A reminder from the Philippines that even when a nation manages to implement cosmetics regulation,
(The culprit here is skin whitening creams, of course, which made another international appearance this week with the report that prescription dermatitis creams—which have a lightening effect—are
In your face:
about the Pretty Girls Making Ugly Faces
subreddit at Feminist Philosophers
. My first reaction here is that by showing how the same woman can both "play pretty" and "play ugly," the meme reveals not only how much of beauty is a performance, as Feminist Philosophers points out, but how much it's about being caught at any one particular moment.
I mean, obviously the women in these photos are specifically making grotesque faces. (And commenters rightly point out that there are plenty of women whose faces naturally have some of these features without "playing ugly," though I think to read this through that lens is sort of willfully misconstruing what's being toyed with.) But I know one of my bigger beauty insecurities is that someone who had previously thought I was attractive would see me at a certain moment—eyes half-open, double chinned because of an angle, ruddy-skinned, slack-jawed—and see that no, they'd been wrong all along, I'm actually monstrous
. This meme sort of blows that up—it's really about revealing what you might call the elasticity of beauty.
The Beauty Brains makes an appearance with Amanda Marcotte at Slate
, talking about the science behind the (ripoff?) that is Proactiv. In addition to what the Brains say here, something my beauty editor interviewee
pointed out was that kits that are sold as acne "systems" are often sold that way because you can't get the ingredients in one product. To have both salicylic acid and benzoyl peroxide (both effective acne fighters, though for different causes and stages in life, from what I understand) in a product is highly irritating, so you can only get products containing both ingredients by prescription. But! If you sell a benzoyl peroxide product alongside a salicylic acid product and package it as a kit, you're in the clear. (And in fact using both products may be fine, depending on your skin—but it could also be way too harsh.)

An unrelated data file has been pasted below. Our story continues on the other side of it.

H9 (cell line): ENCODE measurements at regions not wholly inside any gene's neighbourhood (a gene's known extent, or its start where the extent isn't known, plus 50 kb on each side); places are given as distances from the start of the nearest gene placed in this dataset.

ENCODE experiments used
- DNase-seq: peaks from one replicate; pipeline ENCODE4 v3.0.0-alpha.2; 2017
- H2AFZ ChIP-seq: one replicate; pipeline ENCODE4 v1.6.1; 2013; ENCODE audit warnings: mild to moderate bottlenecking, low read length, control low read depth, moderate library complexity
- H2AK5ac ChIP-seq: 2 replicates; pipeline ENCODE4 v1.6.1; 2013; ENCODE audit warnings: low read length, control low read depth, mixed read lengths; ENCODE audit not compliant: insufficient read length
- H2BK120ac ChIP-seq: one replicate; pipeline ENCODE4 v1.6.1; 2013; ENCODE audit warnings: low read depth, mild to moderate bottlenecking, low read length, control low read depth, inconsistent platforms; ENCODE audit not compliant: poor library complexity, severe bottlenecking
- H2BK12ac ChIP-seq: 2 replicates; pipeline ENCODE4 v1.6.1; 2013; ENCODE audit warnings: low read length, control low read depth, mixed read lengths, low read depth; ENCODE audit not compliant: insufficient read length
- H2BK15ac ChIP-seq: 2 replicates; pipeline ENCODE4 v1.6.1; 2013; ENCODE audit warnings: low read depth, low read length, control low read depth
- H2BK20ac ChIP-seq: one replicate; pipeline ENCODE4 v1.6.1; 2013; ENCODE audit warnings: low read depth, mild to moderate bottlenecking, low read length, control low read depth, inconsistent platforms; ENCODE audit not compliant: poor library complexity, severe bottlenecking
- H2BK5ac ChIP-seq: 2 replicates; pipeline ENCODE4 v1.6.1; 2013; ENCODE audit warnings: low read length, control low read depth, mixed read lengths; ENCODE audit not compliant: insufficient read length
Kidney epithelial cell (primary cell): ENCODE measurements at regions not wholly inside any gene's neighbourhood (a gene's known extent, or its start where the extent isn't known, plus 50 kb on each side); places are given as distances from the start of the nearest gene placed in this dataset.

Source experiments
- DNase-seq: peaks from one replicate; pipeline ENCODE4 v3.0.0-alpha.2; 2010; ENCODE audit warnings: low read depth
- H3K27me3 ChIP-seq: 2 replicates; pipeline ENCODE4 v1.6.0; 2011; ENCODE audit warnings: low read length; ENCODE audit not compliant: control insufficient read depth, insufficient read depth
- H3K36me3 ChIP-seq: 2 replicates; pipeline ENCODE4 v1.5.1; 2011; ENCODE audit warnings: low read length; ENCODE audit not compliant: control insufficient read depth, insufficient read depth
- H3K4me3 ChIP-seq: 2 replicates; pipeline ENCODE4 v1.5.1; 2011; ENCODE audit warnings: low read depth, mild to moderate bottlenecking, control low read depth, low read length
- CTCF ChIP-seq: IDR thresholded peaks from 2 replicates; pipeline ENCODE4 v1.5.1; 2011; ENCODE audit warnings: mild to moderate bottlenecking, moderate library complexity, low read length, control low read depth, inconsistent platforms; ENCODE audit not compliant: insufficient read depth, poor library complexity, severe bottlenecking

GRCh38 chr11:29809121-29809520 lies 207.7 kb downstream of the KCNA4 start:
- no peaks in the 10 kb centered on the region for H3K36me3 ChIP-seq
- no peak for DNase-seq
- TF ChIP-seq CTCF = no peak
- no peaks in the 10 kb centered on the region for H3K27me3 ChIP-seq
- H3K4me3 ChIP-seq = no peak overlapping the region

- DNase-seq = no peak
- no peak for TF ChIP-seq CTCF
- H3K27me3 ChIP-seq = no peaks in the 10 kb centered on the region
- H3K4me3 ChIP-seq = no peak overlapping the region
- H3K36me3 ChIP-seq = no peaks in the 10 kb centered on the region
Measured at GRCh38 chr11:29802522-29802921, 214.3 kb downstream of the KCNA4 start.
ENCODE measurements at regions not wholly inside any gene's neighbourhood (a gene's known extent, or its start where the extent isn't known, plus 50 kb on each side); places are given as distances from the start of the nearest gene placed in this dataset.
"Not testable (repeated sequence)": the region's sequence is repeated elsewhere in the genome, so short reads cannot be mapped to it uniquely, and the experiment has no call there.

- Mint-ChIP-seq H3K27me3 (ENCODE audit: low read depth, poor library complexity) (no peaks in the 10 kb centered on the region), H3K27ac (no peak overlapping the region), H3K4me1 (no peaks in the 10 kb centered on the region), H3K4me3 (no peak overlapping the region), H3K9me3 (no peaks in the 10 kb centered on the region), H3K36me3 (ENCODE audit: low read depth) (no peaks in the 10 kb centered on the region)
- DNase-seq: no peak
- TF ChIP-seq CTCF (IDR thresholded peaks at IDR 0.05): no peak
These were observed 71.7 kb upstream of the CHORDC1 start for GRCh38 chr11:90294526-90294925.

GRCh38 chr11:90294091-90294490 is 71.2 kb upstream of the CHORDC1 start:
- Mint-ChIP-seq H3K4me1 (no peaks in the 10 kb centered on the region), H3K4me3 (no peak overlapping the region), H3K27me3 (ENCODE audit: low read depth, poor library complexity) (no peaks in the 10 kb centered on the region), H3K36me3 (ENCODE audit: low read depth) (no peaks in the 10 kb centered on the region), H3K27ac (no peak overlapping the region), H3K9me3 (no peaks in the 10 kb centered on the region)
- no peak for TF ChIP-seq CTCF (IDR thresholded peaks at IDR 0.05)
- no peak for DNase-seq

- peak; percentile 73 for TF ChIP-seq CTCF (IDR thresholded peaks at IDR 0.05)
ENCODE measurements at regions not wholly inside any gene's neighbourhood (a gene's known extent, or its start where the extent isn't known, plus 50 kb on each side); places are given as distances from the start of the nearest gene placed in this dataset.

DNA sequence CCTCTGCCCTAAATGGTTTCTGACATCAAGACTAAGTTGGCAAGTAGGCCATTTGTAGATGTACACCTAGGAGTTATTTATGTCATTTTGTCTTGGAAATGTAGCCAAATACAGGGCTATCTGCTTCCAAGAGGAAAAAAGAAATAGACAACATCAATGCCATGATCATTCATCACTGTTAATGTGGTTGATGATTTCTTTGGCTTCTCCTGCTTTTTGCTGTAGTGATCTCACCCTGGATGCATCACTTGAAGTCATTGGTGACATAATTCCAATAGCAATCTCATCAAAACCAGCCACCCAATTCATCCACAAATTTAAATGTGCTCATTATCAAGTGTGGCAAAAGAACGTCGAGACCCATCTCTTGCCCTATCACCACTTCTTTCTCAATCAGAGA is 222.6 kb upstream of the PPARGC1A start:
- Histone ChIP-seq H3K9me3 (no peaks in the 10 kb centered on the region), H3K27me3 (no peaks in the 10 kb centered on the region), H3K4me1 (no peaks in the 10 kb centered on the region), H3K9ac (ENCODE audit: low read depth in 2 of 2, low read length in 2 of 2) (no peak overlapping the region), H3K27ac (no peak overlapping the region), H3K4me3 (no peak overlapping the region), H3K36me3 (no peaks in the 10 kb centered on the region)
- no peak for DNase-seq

Great of a passing:
Stuart Freeborn, the makeup artist responsible for Yoda, has died at age 98
. While the Star Wars enterprise is his most famous work (he was also responsible for Chewbacca and Jabba the Hutt), his Hollywood legacy had long been established by the time he came on board there—he transformed Peter Sellers into multiple characters for Dr. Strangelove
, and worked with Kubrick on other projects, including 2001: A Space Odyssey
If you live in the San Francisco area and "like" Make Up For Ever on Facebook, you can reserve a live makeup tutorial with their artists
—using products you already have. (Normally The Beheld doesn't include flat-out promos in roundups, but if this actually is as described I think it's cool. Obviously the idea is that you'll think kindly of Make Up For Ever afterward and spend your cash there, but still.)
Margaret Wheeler Johnson, who writes of her eating disorder recovery with a courage one rarely sees on the subject, has an essay up at HuffPo on getting rid of her "thin clothes."
At least, that's the topic, but the real story is about allowing her identity to grow beyond that of a person with an illness—one that's pathologized in tragic tones that can make it all the more alluring to someone already prone to the disease.
I 100% Do Not Get This, but apparently if you play interactive video games you can set up a webcam so people can watch you play?
And while most people who do this are men, there's a number of women who stream themselves—and who have set up a donation account so viewers can contribute to the cause, whatever that cause may be. The women in this article
seem to have a keen understanding of the risks (and not-dramatic payoff) of doing this, but at the root...I don't get it. Any girl gamers want to explain this to a non-gamer (unless you count playing Tetris on my phone, which was purchased in 2007)?
As much as I like to have my figure flattered (why, thank you!
), it took me thirtysomething years to figure out how to do so, because I'm neither apple nor pear nor hourglass. Had I read Sally McGraw's book Already Pretty
, I might've saved myself from all that head-to-toe black. Excerpt on how to really flatter your figure here.
Hijab hurrah: I have some mixed feelings on this astute post about World Hijab Day from a Muslim woman who wears hijab. To don hijab as a non-Muslim woman is meaningless if you don't actually talk to real! live! Muslim women (both hijabis and non) about their own practices, and to claim that wearing hijab for a day somehow gives you an understanding of the experience of Muslim women is disingenuous, to say the least. That said, the practice can be worthy in its own right—as it is for Muslim women. We live in a culture that's pretty confused about women's bodies, surveillance, "responsibility," the gaze, and sexuality. Wearing hijab can lend a person insight about her own experience of those concerns, in a way that has little to do with religion or Muslim life. Like mirror fasting, or not wearing makeup for a year, or not shopping for clothes for a year, or whatever, the idea shouldn't be to come down with full force on one "side" or the other, but rather to allow experimentation to illuminate our experiences with being seen in a way that we couldn't if we simply kept doing the same old routine. (via The Closet Feminist)